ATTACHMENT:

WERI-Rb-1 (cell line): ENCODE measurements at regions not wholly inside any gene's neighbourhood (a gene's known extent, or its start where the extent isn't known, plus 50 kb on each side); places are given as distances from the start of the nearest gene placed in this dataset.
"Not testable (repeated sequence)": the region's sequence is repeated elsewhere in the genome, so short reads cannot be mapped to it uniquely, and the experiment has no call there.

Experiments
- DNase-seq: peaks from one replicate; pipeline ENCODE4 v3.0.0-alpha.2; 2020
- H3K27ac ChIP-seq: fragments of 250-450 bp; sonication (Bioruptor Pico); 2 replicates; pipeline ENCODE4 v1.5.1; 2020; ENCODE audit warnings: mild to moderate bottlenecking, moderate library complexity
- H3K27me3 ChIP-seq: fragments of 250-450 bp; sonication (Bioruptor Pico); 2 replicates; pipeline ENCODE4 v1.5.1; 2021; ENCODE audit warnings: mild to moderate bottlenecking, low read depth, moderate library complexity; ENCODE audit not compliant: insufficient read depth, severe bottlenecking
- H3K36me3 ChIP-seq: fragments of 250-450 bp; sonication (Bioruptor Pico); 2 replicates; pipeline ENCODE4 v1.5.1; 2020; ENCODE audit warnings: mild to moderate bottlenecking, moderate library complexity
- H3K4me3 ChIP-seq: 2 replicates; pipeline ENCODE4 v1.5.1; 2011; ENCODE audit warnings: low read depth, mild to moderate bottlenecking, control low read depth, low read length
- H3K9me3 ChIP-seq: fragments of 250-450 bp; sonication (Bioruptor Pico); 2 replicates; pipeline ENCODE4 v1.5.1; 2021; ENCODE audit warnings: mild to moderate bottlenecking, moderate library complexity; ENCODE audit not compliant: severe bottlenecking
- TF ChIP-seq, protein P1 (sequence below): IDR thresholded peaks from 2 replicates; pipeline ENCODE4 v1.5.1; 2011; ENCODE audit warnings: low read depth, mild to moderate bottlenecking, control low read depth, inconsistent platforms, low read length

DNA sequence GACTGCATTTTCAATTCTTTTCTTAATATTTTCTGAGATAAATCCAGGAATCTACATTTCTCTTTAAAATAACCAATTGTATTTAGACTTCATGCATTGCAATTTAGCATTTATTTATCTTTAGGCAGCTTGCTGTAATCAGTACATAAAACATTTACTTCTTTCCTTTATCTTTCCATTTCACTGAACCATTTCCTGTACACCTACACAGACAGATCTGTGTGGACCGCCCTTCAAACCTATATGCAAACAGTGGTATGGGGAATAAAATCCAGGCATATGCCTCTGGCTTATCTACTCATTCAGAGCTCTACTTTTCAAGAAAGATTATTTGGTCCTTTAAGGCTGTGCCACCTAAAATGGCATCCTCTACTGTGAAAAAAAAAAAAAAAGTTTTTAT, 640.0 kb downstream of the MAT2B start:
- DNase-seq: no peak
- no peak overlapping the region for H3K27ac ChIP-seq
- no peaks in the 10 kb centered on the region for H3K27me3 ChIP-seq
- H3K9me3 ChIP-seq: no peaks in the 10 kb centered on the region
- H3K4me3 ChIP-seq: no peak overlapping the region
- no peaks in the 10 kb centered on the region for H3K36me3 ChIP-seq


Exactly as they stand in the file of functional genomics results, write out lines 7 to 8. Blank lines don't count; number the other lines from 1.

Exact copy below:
- H3K36me3 ChIP-seq: fragments of 250-450 bp; sonication (Bioruptor Pico); 2 replicates; pipeline ENCODE4 v1.5.1; 2020; ENCODE audit warnings: mild to moderate bottlenecking, moderate library complexity
- H3K4me3 ChIP-seq: 2 replicates; pipeline ENCODE4 v1.5.1; 2011; ENCODE audit warnings: low read depth, mild to moderate bottlenecking, control low read depth, low read length